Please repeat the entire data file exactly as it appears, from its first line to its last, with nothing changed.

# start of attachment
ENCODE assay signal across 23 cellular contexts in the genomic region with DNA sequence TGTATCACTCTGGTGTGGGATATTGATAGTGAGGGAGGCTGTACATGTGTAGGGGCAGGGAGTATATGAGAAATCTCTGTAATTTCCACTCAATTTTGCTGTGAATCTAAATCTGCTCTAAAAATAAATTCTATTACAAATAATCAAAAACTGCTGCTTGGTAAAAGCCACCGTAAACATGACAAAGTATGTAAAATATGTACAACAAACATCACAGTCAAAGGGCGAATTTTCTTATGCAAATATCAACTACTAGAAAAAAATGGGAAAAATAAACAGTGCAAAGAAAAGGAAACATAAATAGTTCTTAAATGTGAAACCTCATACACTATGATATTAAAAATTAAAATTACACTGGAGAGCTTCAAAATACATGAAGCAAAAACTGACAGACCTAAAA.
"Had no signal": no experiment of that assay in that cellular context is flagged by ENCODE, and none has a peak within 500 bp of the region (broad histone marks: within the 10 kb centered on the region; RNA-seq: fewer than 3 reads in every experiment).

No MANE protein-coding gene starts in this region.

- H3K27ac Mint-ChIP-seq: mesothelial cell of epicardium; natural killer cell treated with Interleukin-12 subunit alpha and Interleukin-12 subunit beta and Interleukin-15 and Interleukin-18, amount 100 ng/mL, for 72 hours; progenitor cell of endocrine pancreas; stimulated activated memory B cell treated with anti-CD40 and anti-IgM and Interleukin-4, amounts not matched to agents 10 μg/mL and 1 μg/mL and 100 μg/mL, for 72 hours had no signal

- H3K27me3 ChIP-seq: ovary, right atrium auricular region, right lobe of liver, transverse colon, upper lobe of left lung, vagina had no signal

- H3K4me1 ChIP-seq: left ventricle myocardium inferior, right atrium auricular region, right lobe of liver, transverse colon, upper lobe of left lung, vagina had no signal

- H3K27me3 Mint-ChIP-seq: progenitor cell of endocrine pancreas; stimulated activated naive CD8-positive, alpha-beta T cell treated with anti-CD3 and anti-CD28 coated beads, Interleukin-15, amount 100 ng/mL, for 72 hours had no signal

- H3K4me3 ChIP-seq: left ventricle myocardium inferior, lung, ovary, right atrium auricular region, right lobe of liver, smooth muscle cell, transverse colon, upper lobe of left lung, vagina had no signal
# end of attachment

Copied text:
ENCODE assay signal across 23 cellular contexts in the genomic region with DNA sequence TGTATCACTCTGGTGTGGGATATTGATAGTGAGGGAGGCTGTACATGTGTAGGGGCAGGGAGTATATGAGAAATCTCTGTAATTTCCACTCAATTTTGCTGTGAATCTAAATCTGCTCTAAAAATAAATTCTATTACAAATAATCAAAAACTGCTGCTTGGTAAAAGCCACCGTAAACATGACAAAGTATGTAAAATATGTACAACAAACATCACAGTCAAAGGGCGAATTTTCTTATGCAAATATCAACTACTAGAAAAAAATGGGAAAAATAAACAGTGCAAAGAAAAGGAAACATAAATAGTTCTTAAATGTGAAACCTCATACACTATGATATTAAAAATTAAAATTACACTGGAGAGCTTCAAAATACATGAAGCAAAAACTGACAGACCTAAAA.
"Had no signal": no experiment of that assay in that cellular context is flagged by ENCODE, and none has a peak within 500 bp of the region (broad histone marks: within the 10 kb centered on the region; RNA-seq: fewer than 3 reads in every experiment).

No MANE protein-coding gene starts in this region.

- H3K27ac Mint-ChIP-seq: mesothelial cell of epicardium; natural killer cell treated with Interleukin-12 subunit alpha and Interleukin-12 subunit beta and Interleukin-15 and Interleukin-18, amount 100 ng/mL, for 72 hours; progenitor cell of endocrine pancreas; stimulated activated memory B cell treated with anti-CD40 and anti-IgM and Interleukin-4, amounts not matched to agents 10 μg/mL and 1 μg/mL and 100 μg/mL, for 72 hours had no signal

- H3K27me3 ChIP-seq: ovary, right atrium auricular region, right lobe of liver, transverse colon, upper lobe of left lung, vagina had no signal

- H3K4me1 ChIP-seq: left ventricle myocardium inferior, right atrium auricular region, right lobe of liver, transverse colon, upper lobe of left lung, vagina had no signal

- H3K27me3 Mint-ChIP-seq: progenitor cell of endocrine pancreas; stimulated activated naive CD8-positive, alpha-beta T cell treated with anti-CD3 and anti-CD28 coated beads, Interleukin-15, amount 100 ng/mL, for 72 hours had no signal

- H3K4me3 ChIP-seq: left ventricle myocardium inferior, lung, ovary, right atrium auricular region, right lobe of liver, smooth muscle cell, transverse colon, upper lobe of left lung, vagina had no signal